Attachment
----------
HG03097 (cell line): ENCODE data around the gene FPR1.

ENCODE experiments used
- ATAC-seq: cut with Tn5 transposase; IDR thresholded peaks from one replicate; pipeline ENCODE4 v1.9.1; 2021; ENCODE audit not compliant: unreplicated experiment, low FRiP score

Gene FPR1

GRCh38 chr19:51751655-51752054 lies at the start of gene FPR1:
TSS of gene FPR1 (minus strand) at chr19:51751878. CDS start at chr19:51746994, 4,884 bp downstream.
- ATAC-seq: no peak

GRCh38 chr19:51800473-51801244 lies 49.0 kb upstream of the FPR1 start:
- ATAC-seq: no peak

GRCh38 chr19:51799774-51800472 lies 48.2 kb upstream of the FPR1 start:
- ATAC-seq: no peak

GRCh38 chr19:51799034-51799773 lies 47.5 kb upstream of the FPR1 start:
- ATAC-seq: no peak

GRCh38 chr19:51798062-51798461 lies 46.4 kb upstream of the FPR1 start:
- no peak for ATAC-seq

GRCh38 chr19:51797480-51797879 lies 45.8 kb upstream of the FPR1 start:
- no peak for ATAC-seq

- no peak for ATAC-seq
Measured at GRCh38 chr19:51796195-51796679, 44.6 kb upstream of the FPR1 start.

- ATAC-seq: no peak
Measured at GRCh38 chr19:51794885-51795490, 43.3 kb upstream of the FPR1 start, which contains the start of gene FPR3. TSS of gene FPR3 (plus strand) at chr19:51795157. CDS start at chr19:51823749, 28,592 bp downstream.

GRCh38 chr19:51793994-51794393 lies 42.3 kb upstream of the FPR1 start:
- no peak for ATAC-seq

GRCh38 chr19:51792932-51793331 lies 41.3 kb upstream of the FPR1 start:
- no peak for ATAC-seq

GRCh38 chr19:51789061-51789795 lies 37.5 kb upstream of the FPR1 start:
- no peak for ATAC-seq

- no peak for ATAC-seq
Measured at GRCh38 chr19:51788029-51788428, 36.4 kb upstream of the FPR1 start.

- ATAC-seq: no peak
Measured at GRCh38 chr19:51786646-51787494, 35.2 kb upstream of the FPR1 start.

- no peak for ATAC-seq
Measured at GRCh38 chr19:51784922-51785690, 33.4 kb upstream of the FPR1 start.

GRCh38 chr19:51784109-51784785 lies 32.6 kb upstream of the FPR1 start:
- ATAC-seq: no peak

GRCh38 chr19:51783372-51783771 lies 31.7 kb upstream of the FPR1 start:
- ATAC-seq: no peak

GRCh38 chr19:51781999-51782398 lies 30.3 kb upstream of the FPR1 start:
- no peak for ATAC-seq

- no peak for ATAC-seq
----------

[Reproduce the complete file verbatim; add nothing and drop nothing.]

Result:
HG03097 (cell line): ENCODE data around the gene FPR1.

ENCODE experiments used
- ATAC-seq: cut with Tn5 transposase; IDR thresholded peaks from one replicate; pipeline ENCODE4 v1.9.1; 2021; ENCODE audit not compliant: unreplicated experiment, low FRiP score

Gene FPR1

GRCh38 chr19:51751655-51752054 lies at the start of gene FPR1:
TSS of gene FPR1 (minus strand) at chr19:51751878. CDS start at chr19:51746994, 4,884 bp downstream.
- ATAC-seq: no peak

GRCh38 chr19:51800473-51801244 lies 49.0 kb upstream of the FPR1 start:
- ATAC-seq: no peak

GRCh38 chr19:51799774-51800472 lies 48.2 kb upstream of the FPR1 start:
- ATAC-seq: no peak

GRCh38 chr19:51799034-51799773 lies 47.5 kb upstream of the FPR1 start:
- ATAC-seq: no peak

GRCh38 chr19:51798062-51798461 lies 46.4 kb upstream of the FPR1 start:
- no peak for ATAC-seq

GRCh38 chr19:51797480-51797879 lies 45.8 kb upstream of the FPR1 start:
- no peak for ATAC-seq

- no peak for ATAC-seq
Measured at GRCh38 chr19:51796195-51796679, 44.6 kb upstream of the FPR1 start.

- ATAC-seq: no peak
Measured at GRCh38 chr19:51794885-51795490, 43.3 kb upstream of the FPR1 start, which contains the start of gene FPR3. TSS of gene FPR3 (plus strand) at chr19:51795157. CDS start at chr19:51823749, 28,592 bp downstream.

GRCh38 chr19:51793994-51794393 lies 42.3 kb upstream of the FPR1 start:
- no peak for ATAC-seq

GRCh38 chr19:51792932-51793331 lies 41.3 kb upstream of the FPR1 start:
- no peak for ATAC-seq

GRCh38 chr19:51789061-51789795 lies 37.5 kb upstream of the FPR1 start:
- no peak for ATAC-seq

- no peak for ATAC-seq
Measured at GRCh38 chr19:51788029-51788428, 36.4 kb upstream of the FPR1 start.

- ATAC-seq: no peak
Measured at GRCh38 chr19:51786646-51787494, 35.2 kb upstream of the FPR1 start.

- no peak for ATAC-seq
Measured at GRCh38 chr19:51784922-51785690, 33.4 kb upstream of the FPR1 start.

GRCh38 chr19:51784109-51784785 lies 32.6 kb upstream of the FPR1 start:
- ATAC-seq: no peak

GRCh38 chr19:51783372-51783771 lies 31.7 kb upstream of the FPR1 start:
- ATAC-seq: no peak

GRCh38 chr19:51781999-51782398 lies 30.3 kb upstream of the FPR1 start:
- no peak for ATAC-seq

- no peak for ATAC-seq